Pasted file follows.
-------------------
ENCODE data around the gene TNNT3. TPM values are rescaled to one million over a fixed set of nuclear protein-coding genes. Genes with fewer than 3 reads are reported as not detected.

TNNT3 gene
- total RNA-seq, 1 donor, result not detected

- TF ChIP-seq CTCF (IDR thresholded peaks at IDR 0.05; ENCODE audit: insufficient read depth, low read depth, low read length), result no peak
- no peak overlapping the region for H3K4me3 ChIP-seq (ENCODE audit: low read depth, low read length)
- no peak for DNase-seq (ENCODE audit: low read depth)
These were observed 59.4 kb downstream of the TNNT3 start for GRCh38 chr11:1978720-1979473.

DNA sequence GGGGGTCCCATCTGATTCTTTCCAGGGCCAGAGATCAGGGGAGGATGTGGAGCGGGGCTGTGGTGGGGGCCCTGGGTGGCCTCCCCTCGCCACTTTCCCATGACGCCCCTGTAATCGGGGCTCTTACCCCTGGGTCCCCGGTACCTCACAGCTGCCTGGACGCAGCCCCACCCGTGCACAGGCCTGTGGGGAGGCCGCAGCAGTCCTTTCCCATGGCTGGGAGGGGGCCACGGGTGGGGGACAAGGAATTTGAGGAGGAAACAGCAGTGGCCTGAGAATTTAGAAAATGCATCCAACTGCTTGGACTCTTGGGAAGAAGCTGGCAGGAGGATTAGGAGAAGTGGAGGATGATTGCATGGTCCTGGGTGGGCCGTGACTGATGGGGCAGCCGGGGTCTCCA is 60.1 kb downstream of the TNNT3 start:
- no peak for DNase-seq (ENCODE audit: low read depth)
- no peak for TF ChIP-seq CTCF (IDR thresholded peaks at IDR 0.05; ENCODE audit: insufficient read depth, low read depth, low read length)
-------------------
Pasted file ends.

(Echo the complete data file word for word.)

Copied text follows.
ENCODE data around the gene TNNT3. TPM values are rescaled to one million over a fixed set of nuclear protein-coding genes. Genes with fewer than 3 reads are reported as not detected.

TNNT3 gene
- total RNA-seq, 1 donor, result not detected

- TF ChIP-seq CTCF (IDR thresholded peaks at IDR 0.05; ENCODE audit: insufficient read depth, low read depth, low read length), result no peak
- no peak overlapping the region for H3K4me3 ChIP-seq (ENCODE audit: low read depth, low read length)
- no peak for DNase-seq (ENCODE audit: low read depth)
These were observed 59.4 kb downstream of the TNNT3 start for GRCh38 chr11:1978720-1979473.

DNA sequence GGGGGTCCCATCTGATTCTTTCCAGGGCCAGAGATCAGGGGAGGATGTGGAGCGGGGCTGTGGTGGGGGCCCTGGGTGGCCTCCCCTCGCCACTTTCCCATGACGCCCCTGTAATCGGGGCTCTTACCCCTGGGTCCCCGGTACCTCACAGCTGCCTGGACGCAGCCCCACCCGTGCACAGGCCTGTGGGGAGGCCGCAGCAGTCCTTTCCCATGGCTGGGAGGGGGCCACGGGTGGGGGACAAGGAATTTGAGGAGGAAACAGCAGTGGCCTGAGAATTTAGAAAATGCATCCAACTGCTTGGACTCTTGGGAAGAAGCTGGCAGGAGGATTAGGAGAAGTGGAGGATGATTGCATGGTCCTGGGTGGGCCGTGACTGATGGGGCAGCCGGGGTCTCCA is 60.1 kb downstream of the TNNT3 start:
- no peak for DNase-seq (ENCODE audit: low read depth)
- no peak for TF ChIP-seq CTCF (IDR thresholded peaks at IDR 0.05; ENCODE audit: insufficient read depth, low read depth, low read length)